In our experiments, we studied how BADGR can learn about physical attributes of the environment at a large off-site facility near UC Berkeley. We compared our approach to a geometry-based policy that uses lidar to plan collision-free paths. (Note that BADGR only uses the onboard camera.)
BADGR successfully reaches the goal while avoiding collisions and bumpy terrain, while the geometry-based policy is unable to avoid bumpy terrain.Image: UC Berkeley
We first considered the task of reaching a goal GPS location while avoiding collisions and bumpy terrain in an urban environment. Although the geometry-based policy always succeeded in reaching the goal, it failed to avoid the bumpy grass. BADGR also always succeeded in reaching the goal, and succeeded in avoiding bumpy terrain by driving on the paved paths. Note that we never told the robot to drive on paths; BADGR automatically learned from the onboard camera images that driving on concrete paths is smoother than driving on the grass.
BADGR successfully reaches the goal while avoiding collisions, while the geometry-based policy is unable to make progress because it falsely believes the grass is an untraversable obstacle.Image: UC Berkeley
We also considered the task of reaching a goal GPS location while avoiding both collisions and getting stuck in an off-road environment. The geometry-based policy nearly never crashed or became stuck on grass, but sometimes refused to move because it was surrounded by grass which it incorrectly labeled as untraversable obstacles.
BADGR almost always succeeded in reaching the goal by avoiding collisions and getting stuck, while not falsely predicting that all grass was an obstacle. This is because BADGR learned from experience that most grass is in fact traversable.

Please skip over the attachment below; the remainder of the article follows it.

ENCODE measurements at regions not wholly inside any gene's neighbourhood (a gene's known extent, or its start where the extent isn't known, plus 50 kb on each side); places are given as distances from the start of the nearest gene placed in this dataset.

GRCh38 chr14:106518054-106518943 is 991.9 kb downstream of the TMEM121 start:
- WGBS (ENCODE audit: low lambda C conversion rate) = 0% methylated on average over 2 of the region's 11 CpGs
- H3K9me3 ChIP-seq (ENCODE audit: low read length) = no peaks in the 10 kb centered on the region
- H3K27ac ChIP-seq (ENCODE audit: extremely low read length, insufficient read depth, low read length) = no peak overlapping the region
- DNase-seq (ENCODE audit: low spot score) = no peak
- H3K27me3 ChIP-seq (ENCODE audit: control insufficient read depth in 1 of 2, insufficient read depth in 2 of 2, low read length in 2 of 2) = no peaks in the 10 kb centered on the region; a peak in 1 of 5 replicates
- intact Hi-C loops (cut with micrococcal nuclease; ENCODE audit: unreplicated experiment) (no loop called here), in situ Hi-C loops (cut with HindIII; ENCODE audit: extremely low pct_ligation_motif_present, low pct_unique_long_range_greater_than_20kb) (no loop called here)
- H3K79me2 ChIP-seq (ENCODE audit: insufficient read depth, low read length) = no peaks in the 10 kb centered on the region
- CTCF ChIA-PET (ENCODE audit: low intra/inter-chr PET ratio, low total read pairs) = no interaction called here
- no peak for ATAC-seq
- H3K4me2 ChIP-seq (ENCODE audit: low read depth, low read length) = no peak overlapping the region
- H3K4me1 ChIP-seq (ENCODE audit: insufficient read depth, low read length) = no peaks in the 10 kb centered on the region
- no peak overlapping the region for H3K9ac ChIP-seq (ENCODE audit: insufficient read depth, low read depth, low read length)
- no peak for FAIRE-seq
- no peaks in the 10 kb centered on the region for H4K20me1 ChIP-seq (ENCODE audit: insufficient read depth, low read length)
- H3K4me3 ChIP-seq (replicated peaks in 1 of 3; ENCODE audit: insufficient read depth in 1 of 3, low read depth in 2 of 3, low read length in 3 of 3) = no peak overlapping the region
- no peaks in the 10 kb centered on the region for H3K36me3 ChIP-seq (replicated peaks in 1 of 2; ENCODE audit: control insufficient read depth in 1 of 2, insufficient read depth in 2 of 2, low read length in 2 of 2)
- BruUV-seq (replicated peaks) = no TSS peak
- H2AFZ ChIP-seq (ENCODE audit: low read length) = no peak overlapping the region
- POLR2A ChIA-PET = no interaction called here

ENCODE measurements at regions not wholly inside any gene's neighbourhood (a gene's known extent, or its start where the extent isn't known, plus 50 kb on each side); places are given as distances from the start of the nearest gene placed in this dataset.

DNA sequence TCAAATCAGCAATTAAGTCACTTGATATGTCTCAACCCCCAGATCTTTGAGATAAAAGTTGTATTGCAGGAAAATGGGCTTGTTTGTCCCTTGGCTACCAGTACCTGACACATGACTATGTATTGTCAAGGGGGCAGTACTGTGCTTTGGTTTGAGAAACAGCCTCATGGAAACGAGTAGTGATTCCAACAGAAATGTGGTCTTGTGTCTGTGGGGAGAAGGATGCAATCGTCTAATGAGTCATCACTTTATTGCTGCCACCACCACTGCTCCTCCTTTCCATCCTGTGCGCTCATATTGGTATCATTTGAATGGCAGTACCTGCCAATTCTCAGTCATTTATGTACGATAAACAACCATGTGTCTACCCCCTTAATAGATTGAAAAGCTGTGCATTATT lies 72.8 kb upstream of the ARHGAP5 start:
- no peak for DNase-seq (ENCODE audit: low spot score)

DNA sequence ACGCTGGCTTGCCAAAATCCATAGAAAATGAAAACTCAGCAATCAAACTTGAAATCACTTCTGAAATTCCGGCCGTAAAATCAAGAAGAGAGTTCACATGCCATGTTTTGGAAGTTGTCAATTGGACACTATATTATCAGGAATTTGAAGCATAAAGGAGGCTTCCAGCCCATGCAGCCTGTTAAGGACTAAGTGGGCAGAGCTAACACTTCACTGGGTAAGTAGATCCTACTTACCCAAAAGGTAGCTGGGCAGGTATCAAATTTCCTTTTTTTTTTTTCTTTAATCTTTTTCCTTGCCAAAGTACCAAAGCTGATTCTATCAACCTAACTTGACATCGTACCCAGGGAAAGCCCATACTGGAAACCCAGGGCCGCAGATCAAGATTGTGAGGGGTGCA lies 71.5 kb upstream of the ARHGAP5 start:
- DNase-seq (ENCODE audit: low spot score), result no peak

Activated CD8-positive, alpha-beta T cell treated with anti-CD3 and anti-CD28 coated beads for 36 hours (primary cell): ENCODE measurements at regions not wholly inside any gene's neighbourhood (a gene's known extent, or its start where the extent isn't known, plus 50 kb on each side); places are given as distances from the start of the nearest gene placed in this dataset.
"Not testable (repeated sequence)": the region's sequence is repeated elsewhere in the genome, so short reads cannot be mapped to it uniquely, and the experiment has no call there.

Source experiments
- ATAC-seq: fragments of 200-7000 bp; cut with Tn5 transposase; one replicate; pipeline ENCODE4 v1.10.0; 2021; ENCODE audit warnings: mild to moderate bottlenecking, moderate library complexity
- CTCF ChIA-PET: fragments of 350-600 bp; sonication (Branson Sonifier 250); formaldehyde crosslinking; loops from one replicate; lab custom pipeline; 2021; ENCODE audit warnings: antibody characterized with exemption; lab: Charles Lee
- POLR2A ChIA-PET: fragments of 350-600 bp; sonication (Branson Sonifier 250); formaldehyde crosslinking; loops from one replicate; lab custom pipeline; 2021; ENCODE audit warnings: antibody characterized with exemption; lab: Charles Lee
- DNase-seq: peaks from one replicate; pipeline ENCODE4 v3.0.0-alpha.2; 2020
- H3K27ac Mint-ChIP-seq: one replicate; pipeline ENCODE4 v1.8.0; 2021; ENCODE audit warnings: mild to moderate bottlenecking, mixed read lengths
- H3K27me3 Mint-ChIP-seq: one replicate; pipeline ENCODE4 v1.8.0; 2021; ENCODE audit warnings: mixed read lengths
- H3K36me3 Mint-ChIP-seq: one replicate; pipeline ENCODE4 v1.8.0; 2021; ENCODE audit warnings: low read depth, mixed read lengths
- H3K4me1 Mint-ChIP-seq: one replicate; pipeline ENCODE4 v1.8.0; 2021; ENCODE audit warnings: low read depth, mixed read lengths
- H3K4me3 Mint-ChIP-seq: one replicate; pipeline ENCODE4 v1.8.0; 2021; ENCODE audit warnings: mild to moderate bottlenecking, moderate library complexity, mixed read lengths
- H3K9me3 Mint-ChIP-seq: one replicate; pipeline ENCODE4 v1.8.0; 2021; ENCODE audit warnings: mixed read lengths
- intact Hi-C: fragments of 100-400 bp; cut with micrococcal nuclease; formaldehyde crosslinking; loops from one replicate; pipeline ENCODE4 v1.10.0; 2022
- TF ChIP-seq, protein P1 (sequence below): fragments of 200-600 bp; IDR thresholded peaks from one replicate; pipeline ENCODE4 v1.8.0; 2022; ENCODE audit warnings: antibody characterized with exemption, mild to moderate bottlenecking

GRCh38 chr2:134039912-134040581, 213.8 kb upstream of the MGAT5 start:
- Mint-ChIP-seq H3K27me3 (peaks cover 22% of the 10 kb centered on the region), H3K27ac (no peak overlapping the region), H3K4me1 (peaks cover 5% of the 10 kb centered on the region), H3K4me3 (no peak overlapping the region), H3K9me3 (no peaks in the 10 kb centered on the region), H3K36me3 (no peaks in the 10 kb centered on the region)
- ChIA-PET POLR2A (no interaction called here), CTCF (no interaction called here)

BADGR’s navigation capability improves as it gathers more data.Image: UC Berkeley
In addition to being able to learn about physical attributes of the environment, a key aspect of BADGR is its ability to continually self-supervise and improve the model as it gathers more and more data. To demonstrate this capability, we ran a controlled study in which BADGR gathers and trains on data from one area, moves to a new target area, fails at navigating in this area, but then eventually succeeds in the target area after gathering and training on additional data from that area.
BADGR navigating in novel environments.Images: UC Berkeley
This experiment not only demonstrates that BADGR can improve as it gathers more data, but also that previously gathered experience can actually accelerate learning when BADGR encounters a new environment. And as BADGR autonomously gathers data in more and more environments, it should take less and less time to successfully learn to navigate in each new environment.
We also evaluated how well BADGR navigates in novel environments—ranging from a forest to urban buildings—not seen in the training data. This result demonstrates that BADGR can generalize to novel environments if it gathers and trains on a sufficiently large and diverse dataset.
The key insight behind BADGR is that by autonomously learning from experience directly in the real world, BADGR can learn about navigational affordances, improve as it gathers more data, and generalize to unseen environments. Although we believe BADGR is a promising step towards a fully automated, self-improving navigation system, there are a number of open problems that remain: How can the robot safely gather data in new environments, or adapt online as new data streams in, or cope with non-static environments, such as humans walking around?
We believe that solving these and other challenges is crucial for enabling robot learning platforms to learn and act in the real world.
Gregory Kahn is a PhD candidate in the Berkeley AI Research (BAIR) Lab at UC Berkeley advised by Professor Sergey Levine and Professor Pieter Abbeel. His main research goal is to develop algorithms that enable robots to operate in the real world. His current research is on deep reinforcement learning for mobile robots.